It may take 15 to 20 years for the phar­ma­ceu­ti­cal indus­try to devel­op an effec­tive drug to mit­i­gate a threat, he said. “Our No. 1 goal is to short­en these time­frames — that is, to try to get solu­tions to the warfight­er … and the Amer­i­can peo­ple, should we face these types of threats,” he said. 

The poten­tial for bio­log­i­cal or nuclear weapons to be used against U.S. cit­i­zens spurs his agency to move quick­ly in putting defens­es in place, Myers said. 

“Our strat­e­gy is to cut the time­lines, to move faster,” he said. “At the end of the day, you have a threat, and you have a solu­tion. Try­ing to match them up as quick­ly as pos­si­ble is the challenge.” 

The Ebo­la virus, which occurs nat­u­ral­ly in sub-Saha­ran Africa, may be as great a threat as a man­made weapon else­where, Myers point­ed out. 

“It’s hard for me to tell you that a bio­log­i­cal weapon or a vir­u­lent dis­ease is not a threat,” he said. “They’re all threats. A lot of the [rel­a­tive risk involves] the like­li­hood of find­ing them in nature, and the ease or com­plex nature of manip­u­lat­ing them.” 

Many health facil­i­ties in Africa store sam­ples of dis­eases that occur nat­u­ral­ly in the region, he said, not­ing such facil­i­ties often are close to areas that may be ter­ror­ist recruit­ing or oper­at­ing grounds.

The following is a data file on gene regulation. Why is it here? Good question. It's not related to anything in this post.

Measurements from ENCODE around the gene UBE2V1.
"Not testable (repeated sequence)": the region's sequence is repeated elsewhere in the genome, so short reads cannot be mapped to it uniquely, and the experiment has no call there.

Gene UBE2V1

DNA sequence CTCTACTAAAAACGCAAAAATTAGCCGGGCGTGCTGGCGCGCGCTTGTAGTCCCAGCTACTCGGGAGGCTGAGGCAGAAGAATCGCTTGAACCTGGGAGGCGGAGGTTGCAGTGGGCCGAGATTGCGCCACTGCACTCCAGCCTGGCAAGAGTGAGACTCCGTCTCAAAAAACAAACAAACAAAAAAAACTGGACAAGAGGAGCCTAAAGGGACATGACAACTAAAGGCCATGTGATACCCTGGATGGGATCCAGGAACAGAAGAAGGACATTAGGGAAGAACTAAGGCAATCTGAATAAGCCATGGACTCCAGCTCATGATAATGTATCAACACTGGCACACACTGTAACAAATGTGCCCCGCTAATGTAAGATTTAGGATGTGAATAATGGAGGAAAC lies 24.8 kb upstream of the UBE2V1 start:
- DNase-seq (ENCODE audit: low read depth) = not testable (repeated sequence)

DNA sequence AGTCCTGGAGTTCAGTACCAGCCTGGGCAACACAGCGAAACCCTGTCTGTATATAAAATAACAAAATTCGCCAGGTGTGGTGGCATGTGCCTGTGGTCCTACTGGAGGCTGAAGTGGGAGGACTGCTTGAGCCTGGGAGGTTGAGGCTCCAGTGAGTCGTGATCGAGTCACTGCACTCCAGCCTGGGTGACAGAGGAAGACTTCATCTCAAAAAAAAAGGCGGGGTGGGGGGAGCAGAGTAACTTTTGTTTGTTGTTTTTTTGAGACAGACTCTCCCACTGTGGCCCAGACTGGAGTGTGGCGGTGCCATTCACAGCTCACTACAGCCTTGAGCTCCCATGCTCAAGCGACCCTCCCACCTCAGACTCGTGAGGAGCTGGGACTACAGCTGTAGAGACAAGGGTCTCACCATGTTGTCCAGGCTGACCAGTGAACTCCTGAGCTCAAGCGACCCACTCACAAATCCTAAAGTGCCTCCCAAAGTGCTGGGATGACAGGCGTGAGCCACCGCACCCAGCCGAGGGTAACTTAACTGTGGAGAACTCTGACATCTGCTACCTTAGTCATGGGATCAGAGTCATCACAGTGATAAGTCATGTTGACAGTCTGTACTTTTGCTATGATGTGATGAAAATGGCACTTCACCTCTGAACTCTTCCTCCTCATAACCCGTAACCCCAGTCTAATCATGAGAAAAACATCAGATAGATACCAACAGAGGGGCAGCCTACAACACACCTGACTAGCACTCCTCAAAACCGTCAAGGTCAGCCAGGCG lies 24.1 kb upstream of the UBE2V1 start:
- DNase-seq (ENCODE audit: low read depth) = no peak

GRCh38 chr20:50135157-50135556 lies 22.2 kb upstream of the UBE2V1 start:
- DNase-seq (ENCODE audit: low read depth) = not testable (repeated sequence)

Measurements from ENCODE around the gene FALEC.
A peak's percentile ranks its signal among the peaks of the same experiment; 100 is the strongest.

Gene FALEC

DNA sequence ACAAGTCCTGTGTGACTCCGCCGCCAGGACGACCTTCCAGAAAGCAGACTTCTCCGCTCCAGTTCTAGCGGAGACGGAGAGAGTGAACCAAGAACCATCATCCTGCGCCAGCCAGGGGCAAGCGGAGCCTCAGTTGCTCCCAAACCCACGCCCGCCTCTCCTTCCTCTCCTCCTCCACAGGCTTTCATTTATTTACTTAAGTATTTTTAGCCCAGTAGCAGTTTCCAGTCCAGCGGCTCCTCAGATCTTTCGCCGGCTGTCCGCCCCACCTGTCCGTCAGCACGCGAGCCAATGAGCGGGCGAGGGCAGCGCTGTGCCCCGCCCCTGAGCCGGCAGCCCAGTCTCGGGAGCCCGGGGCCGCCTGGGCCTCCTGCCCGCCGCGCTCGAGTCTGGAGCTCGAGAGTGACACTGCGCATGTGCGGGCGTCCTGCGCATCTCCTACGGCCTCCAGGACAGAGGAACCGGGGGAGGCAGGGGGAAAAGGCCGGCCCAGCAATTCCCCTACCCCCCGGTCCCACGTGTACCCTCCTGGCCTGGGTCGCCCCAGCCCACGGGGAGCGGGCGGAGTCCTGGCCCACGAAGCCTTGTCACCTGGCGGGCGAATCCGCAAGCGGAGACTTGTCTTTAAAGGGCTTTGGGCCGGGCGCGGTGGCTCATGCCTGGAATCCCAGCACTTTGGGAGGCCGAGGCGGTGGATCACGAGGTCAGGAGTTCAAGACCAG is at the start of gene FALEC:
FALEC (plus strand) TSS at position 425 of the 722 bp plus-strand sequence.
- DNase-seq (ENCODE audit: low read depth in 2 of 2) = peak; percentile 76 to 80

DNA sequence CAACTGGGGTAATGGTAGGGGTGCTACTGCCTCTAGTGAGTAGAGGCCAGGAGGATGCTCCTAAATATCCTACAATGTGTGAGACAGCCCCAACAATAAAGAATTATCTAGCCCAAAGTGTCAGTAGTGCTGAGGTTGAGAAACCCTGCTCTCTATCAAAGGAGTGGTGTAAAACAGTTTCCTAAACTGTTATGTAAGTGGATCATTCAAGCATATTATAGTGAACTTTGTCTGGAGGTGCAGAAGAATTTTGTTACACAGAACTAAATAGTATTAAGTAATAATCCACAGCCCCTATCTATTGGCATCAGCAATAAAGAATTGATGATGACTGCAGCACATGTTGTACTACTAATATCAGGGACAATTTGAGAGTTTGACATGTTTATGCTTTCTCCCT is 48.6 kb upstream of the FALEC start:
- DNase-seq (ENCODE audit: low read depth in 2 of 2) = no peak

The Defense Threat Reduc­tion Agency devel­ops tools for the ser­vices to use in coun­ter­ing weapons of mass destruc­tion, Myers said, cit­ing the “mas­sive ord­nance pen­e­tra­tor,” a weapon the agency fund­ed, test­ed, found effec­tive, then hand­ed off to the Air Force. The weapon is designed to attack hard­ened con­crete bunkers and tun­nels, where weapons of mass destruc­tion com­po­nents may be stored, he explained. 

“The goal is to hold deeply buried tar­gets and oth­er poten­tial threats … at risk. … I think we’ve proven we can hold deeply buried tar­gets at risk,” Myers said. “We want to work to change the behav­ior, change the efforts by some to use facil­i­ties to devel­op weapons of mass destruction.” 

The fact that the Unit­ed States has not suf­fered a seri­ous bio­log­i­cal or nuclear attack is sig­nif­i­cant, though the threat remains real, Myers said. 

“I go to work every day with 2,000 peo­ple whose job is to stop that from hap­pen­ing,” he said. 

Agency pro­grams focus on devel­op­ing tools and strate­gies to detect, inter­dict and counter weapons of mass destruc­tion, he said, in line with the president’s focus on defend­ing against nuclear and bio­log­i­cal threats. 

“I believe that the poli­cies [and] the pro­grams that we have in place are mak­ing a big dif­fer­ence,” Myers said. “I think the peo­ple [and] the skill sets that we have focused on this prob­lem are mak­ing a big difference.” 

One thing that makes the agency effec­tive, the direc­tor said, is that it has both a research and devel­op­ment arm and a full oper­a­tions side. 

“You walk down the hall­way and you have a nuclear physi­cist, a micro­bi­ol­o­gist, and a for­mer Spe­cial Forces oper­a­tor sit­ting there talk­ing togeth­er, try­ing to solve prob­lems,” he said. “It real­ly is a very unique institution.” 

His agency’s part­ners in defend­ing against weapons of mass destruc­tion include the mil­i­tary ser­vices, the Depart­ment of Home­land Secu­ri­ty, the Nation­al Secu­ri­ty Agency, the Cen­ters for Dis­ease Con­trol and Pre­ven­tion, and embassies around the world, Myers said. 

“To pro­tect the Amer­i­can peo­ple, we need to devel­op as many lines of defense as pos­si­ble,” he said. 

U.S. Depart­ment of Defense
Office of the Assis­tant Sec­re­tary of Defense (Pub­lic Affairs)